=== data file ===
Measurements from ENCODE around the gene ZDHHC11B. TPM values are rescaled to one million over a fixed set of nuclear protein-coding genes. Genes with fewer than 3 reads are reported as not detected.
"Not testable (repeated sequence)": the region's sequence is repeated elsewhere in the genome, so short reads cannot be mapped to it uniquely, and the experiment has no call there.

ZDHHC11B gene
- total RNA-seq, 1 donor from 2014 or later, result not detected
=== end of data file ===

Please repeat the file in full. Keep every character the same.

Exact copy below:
Measurements from ENCODE around the gene ZDHHC11B. TPM values are rescaled to one million over a fixed set of nuclear protein-coding genes. Genes with fewer than 3 reads are reported as not detected.
"Not testable (repeated sequence)": the region's sequence is repeated elsewhere in the genome, so short reads cannot be mapped to it uniquely, and the experiment has no call there.

ZDHHC11B gene
- total RNA-seq, 1 donor from 2014 or later, result not detected